Notre Dame du Gard
Abbey & Brewery
In 1137, the Abbey of Gard was founded in Crouy, 18 km from Amiens
The abbey was founded 39 years after that of Citeaux and 22 years after that of Clairvaux by Meynard and twelve monks from the Cistercian abbey of Cherlieu, near Vesoul.
The name “Gard” comes from the Celtic word “warder” (= to keep) which evokes a military post at the crossing of the Somme. Completed in 1139 the monastery received a visit from Saint Bernard.
1790: The National Assembly abolishes monastic vows and removes religious orders. The monks of Gard disperse and the abbey is sold. The abbey is then three-quarters destroyed.
1816: Seven Trappists of the Cistercian reform of Rancé settle in Gard.
1826: Some of them go to found ND du Mont des Cats.
1845: Dom Stanislas and his monks leave the Gard for Sept-Fons in the Allier because of the railway which passes in front, cutting their property in the middle. This is the Amiens-Boulogne line which had just been built. This "pleasure" train disturbed the monks and, moreover, carried women.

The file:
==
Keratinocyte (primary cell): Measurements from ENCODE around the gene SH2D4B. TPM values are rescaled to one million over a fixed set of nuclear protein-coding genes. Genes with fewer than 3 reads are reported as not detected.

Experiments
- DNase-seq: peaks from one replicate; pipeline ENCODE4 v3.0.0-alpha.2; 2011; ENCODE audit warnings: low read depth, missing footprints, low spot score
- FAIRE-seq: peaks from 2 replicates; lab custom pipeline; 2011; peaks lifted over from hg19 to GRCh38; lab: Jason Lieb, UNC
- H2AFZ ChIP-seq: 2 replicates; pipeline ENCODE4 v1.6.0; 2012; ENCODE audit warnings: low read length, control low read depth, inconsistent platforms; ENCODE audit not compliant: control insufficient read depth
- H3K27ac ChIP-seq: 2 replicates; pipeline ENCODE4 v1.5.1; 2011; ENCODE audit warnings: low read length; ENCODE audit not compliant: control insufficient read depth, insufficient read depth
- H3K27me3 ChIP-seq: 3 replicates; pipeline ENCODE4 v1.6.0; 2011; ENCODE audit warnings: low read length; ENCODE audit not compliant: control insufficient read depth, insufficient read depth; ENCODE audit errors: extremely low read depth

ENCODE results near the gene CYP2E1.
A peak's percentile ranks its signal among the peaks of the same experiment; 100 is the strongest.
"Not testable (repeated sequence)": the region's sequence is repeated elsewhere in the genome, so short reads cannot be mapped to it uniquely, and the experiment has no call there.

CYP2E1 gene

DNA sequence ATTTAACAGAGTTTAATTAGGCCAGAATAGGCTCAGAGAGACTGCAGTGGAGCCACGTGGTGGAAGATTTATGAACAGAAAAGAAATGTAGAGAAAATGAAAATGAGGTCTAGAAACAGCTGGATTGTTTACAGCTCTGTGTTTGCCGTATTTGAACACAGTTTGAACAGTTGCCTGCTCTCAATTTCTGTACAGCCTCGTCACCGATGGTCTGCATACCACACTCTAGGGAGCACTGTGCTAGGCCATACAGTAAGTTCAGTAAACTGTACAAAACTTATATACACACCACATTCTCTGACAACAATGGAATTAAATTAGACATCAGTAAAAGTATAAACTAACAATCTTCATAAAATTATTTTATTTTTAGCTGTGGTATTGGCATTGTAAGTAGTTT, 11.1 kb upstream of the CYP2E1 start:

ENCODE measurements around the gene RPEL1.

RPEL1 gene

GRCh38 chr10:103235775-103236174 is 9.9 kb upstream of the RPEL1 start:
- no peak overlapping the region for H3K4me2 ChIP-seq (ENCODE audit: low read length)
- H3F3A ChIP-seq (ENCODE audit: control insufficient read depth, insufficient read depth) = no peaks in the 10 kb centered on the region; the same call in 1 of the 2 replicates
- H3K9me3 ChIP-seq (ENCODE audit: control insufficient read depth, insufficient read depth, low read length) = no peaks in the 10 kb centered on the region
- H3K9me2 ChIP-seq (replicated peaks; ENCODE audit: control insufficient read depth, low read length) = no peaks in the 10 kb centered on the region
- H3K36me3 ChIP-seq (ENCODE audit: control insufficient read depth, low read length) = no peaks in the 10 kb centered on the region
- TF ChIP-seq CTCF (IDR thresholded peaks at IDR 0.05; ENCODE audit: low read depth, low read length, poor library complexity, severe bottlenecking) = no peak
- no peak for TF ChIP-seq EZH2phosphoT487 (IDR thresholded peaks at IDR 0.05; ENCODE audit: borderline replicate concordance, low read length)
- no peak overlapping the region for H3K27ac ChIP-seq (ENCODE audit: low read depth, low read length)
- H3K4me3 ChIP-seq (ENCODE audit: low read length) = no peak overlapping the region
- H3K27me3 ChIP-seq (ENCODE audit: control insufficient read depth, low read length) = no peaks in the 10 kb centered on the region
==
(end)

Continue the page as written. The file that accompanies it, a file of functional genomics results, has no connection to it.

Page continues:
A religious, Father Libermann, having visited it during a trip to Picardy in August 1835 (then subsequently purchased), spoke about Notre Dame du Gard by mail to one of his correspondents: "After many difficulties, of pain and loss of time, Notre Dame du Gard is ours, our theologians and our philosophers are there twenty-eight [...] Me, I go there twice a week during our walks. The Maison du Gard is magnificent; the church is very beautiful and spacious, the courtyards and gardens very large, the farmyard buildings too considerable; moreover, laundry, oven, brewery, etc. "
Less pleasant, an extract from the “Journal de Seine et Marne” of September 30, 1843 is however more precise: “In addition, as they do almost everything they need at home, there is in the abbey, a workshop for the brother shoemaker, another for the blacksmith and the wheelwright, the bakery of the brother baker, and a brewery to make the bad beer they and their guests drink. It is not worth the 900 fr. annual fees that they pay to the state, and more than once I said to myself while tasting it: what is the taxman going to get from this?"